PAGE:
3 years ago

Structural and physico-chemical analysis of calcium/strontium substituted, near-invert phosphate based glasses for biomedical applications

Structural and physico-chemical analysis of calcium/strontium substituted, near-invert phosphate based glasses for biomedical applications
Neutron diffraction, 23Na and 31P NMR, and FTIR spectroscopy have been used to investigate the structural effects of substituting CaO with SrO in a 40P2O5·(16-x)CaO·20Na2O·24MgO·xSrO glass, where x is 0, 4, 8, 12 and 16mol%. The 31P solid-state NMR results showed similar amounts of Q1 and Q2 units for all of the multicomponent glasses investigated, showing that the substitution of Sr for Ca has no effect on the phosphate network. The M-O coordinations (M=Mg, Ca, Sr, Na) were determined for binary alkali and alkaline earth metaphosphates using neutron diffraction and broad asymmetric distributions of bond length were observed, with coordination numbers that were smaller and bond lengths that were shorter than in corresponding crystals. The Mg-O coordination number was determined most reliably as 5.0(2). The neutron diffraction results for the multicomponent glasses are consistent with a structural model in which the coordination of Ca, Sr and Na is the same as in the binary metaphosphate glass, whereas there is a definite shift of Mg-O bonds to longer distance. There is also a small but consistent increase in the Mg-O coordination number and the width of the distribution of Mg-O bond lengths, as Sr substitutes for Ca. Functional properties, including glass transition temperatures, thermal processing windows, dissolution rates and ion release profiles were also investigated. Dissolution studies showed a decrease in dissolution rate with initial addition of 4mol% SrO, but further addition of SrO showed little change. The ion release profiles followed a similar trend to the observed dissolution rates. The limited changes in structure and dissolution rates observed for substitution of Ca with Sr in these fixed 40mol% P2O5 glasses were attributed to their similarities in terms of ionic size and charge. Statement of Significance Phosphate based glasses are extremely well suited for the delivery of therapeutic ions in biomedical applications, and in particular strontium plays an important role in the treatment of osteoporosis. We show firstly that the substitution of strontium for calcium in bioactive phosphate glasses can be used to control the dissolution rate of the glass, and hence the rate at which therapeutic ions are delivered. We then go on to examine in detail the influence of Sr/Ca substitution on the atomic sites in the glass, using advanced structural probes, especially neutron diffraction. The environments of most cations in the glass are unaffected by the substitution, with the exception of Mg, which becomes more disordered.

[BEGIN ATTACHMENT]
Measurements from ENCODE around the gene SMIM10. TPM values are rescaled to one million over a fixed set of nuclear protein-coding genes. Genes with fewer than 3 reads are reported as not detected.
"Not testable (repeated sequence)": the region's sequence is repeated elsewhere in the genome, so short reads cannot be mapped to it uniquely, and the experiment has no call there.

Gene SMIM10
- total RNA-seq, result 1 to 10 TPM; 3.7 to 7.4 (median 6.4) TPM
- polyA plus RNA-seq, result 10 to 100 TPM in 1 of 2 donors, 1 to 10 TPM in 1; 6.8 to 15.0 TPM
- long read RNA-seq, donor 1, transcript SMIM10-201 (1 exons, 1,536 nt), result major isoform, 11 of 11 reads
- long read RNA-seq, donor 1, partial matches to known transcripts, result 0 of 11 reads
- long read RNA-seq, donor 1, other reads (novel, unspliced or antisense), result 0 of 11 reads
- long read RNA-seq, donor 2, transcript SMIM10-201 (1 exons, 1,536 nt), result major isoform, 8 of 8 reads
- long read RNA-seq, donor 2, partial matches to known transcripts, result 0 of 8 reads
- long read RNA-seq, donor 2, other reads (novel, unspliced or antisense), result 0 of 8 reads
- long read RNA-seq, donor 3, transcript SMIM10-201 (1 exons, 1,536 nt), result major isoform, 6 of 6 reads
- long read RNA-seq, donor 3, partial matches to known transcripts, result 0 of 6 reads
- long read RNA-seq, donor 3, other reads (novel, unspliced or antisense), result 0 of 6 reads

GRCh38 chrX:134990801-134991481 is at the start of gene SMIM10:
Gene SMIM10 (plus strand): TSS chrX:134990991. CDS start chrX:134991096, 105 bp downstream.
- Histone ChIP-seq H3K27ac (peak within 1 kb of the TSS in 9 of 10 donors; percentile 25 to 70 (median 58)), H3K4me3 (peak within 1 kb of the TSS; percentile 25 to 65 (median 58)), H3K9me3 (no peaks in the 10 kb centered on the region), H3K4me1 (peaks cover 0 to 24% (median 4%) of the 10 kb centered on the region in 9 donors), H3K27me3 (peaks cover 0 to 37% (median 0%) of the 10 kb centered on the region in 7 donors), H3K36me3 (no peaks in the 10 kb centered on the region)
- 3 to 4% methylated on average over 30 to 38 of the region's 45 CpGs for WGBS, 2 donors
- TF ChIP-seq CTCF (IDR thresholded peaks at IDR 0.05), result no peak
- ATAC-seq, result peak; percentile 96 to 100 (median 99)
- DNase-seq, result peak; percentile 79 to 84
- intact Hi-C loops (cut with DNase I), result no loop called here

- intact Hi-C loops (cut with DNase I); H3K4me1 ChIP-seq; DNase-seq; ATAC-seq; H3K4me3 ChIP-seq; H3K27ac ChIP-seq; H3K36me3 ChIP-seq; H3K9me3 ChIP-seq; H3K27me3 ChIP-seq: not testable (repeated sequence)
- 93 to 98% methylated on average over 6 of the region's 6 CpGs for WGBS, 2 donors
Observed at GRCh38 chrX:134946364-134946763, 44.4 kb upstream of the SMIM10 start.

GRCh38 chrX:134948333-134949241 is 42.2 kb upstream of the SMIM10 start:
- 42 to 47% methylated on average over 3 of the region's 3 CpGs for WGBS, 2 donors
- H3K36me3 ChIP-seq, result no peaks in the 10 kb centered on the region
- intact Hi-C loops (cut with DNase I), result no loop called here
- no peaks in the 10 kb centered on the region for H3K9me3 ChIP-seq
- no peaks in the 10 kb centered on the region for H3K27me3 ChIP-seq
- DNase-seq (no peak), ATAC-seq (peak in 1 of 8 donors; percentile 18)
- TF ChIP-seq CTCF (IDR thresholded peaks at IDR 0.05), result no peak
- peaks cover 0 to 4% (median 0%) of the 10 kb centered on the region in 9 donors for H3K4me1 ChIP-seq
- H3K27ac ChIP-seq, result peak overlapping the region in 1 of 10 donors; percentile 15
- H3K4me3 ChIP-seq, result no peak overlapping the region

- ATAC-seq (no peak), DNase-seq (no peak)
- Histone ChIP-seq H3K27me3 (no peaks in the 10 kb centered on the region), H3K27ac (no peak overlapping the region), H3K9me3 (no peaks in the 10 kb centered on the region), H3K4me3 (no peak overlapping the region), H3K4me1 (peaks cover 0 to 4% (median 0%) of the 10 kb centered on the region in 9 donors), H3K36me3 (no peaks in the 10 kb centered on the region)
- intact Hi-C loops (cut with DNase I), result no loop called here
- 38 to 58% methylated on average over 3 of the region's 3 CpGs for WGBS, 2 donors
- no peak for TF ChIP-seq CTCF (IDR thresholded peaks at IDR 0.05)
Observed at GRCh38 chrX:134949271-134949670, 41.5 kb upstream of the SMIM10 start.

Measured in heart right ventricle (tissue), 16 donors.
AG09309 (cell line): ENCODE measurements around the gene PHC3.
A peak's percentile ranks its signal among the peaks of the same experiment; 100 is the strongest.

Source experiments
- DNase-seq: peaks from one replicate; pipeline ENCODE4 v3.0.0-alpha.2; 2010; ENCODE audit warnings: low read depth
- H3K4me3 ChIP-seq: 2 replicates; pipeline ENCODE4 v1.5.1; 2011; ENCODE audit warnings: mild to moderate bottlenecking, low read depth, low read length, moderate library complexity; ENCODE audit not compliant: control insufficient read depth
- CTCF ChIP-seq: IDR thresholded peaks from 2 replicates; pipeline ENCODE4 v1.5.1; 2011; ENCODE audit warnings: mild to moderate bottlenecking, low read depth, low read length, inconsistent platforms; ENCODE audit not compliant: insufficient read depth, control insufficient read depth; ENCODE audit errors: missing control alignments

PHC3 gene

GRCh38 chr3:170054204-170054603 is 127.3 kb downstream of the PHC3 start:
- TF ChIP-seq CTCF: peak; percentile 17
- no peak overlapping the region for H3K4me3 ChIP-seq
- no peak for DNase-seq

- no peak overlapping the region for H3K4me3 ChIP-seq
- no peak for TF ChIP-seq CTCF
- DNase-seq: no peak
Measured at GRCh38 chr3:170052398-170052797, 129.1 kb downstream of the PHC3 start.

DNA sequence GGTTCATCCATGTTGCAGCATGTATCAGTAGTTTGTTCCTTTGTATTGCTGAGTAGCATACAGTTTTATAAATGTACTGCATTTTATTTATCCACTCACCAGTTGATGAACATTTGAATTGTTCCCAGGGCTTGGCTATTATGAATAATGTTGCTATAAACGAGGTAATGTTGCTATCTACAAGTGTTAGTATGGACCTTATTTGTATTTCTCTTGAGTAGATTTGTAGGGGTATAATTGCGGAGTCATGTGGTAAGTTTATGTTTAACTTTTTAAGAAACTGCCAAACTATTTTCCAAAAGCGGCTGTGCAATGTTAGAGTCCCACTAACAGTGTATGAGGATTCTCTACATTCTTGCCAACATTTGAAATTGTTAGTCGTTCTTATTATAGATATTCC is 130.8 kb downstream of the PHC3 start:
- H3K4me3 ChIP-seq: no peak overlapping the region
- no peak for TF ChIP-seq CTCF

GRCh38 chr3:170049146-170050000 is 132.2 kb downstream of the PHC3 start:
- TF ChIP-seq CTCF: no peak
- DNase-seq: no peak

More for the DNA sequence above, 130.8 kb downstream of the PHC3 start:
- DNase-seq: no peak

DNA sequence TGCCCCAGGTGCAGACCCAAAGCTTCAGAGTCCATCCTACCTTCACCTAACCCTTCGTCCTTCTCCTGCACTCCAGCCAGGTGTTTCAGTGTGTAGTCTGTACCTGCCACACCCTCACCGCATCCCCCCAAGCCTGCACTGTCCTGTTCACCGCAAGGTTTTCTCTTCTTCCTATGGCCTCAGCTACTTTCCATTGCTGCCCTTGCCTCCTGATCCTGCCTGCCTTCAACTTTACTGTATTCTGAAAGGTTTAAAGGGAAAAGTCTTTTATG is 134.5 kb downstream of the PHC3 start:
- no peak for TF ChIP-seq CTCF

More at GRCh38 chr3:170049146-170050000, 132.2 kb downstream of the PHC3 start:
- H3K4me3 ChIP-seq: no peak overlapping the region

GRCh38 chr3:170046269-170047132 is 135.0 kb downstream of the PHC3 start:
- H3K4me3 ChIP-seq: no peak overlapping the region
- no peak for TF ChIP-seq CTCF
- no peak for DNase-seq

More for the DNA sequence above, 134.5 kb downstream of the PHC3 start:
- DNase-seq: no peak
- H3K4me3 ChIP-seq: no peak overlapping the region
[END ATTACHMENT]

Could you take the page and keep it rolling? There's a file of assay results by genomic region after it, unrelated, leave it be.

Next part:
Publisher URL: www.sciencedirect.com/science

DOI: S1742706117304300

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